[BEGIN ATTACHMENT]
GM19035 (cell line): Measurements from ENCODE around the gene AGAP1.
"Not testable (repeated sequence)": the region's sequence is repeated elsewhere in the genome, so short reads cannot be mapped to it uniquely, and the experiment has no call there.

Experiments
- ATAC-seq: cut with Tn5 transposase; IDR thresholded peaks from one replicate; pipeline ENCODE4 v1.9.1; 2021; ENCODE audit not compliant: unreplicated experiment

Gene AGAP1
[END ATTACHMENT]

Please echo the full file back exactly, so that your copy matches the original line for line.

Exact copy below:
GM19035 (cell line): Measurements from ENCODE around the gene AGAP1.
"Not testable (repeated sequence)": the region's sequence is repeated elsewhere in the genome, so short reads cannot be mapped to it uniquely, and the experiment has no call there.

Experiments
- ATAC-seq: cut with Tn5 transposase; IDR thresholded peaks from one replicate; pipeline ENCODE4 v1.9.1; 2021; ENCODE audit not compliant: unreplicated experiment

Gene AGAP1